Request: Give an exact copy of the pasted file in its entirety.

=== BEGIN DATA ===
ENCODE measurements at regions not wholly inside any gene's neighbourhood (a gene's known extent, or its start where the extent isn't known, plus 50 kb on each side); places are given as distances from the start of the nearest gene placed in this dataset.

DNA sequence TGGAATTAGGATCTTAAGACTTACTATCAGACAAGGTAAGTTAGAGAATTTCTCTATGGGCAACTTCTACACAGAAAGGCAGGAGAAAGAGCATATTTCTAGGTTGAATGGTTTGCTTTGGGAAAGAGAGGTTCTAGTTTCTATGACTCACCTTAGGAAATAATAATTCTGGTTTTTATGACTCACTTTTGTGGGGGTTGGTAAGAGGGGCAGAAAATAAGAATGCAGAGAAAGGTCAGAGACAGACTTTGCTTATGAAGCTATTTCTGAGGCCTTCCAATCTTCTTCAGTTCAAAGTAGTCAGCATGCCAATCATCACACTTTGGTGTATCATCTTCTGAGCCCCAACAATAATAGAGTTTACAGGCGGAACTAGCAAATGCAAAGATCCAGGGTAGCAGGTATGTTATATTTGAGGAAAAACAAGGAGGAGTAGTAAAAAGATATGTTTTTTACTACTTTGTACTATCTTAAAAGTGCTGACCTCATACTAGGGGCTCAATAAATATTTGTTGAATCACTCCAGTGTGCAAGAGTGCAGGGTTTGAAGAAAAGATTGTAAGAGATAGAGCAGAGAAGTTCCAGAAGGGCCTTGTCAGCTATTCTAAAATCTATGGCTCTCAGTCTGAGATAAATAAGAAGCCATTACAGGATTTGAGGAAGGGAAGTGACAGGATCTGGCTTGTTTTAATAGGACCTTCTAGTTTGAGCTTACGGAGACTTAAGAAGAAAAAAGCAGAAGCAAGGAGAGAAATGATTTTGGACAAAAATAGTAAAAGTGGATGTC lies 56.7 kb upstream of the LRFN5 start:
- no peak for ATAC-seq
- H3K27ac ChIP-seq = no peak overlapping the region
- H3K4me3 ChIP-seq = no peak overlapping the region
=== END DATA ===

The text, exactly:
ENCODE measurements at regions not wholly inside any gene's neighbourhood (a gene's known extent, or its start where the extent isn't known, plus 50 kb on each side); places are given as distances from the start of the nearest gene placed in this dataset.

DNA sequence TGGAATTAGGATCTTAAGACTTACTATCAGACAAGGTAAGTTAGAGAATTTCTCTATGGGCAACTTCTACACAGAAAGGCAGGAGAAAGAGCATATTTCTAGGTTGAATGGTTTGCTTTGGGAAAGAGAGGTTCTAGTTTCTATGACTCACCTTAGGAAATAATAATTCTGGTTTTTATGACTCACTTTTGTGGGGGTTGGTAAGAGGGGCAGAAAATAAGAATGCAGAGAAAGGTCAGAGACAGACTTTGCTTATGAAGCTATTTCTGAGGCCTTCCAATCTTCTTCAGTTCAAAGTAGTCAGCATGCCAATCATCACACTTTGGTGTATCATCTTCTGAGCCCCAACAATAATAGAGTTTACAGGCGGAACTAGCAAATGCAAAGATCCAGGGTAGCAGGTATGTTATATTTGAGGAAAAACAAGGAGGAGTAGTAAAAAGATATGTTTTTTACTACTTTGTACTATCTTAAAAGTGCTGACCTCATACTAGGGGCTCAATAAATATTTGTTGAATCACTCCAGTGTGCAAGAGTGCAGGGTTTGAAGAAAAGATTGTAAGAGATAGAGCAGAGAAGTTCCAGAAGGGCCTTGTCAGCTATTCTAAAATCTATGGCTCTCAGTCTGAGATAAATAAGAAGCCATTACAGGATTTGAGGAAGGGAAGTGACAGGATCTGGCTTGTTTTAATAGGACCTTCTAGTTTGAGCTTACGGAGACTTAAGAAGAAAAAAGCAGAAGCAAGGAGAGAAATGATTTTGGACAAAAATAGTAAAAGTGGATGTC lies 56.7 kb upstream of the LRFN5 start:
- no peak for ATAC-seq
- H3K27ac ChIP-seq = no peak overlapping the region
- H3K4me3 ChIP-seq = no peak overlapping the region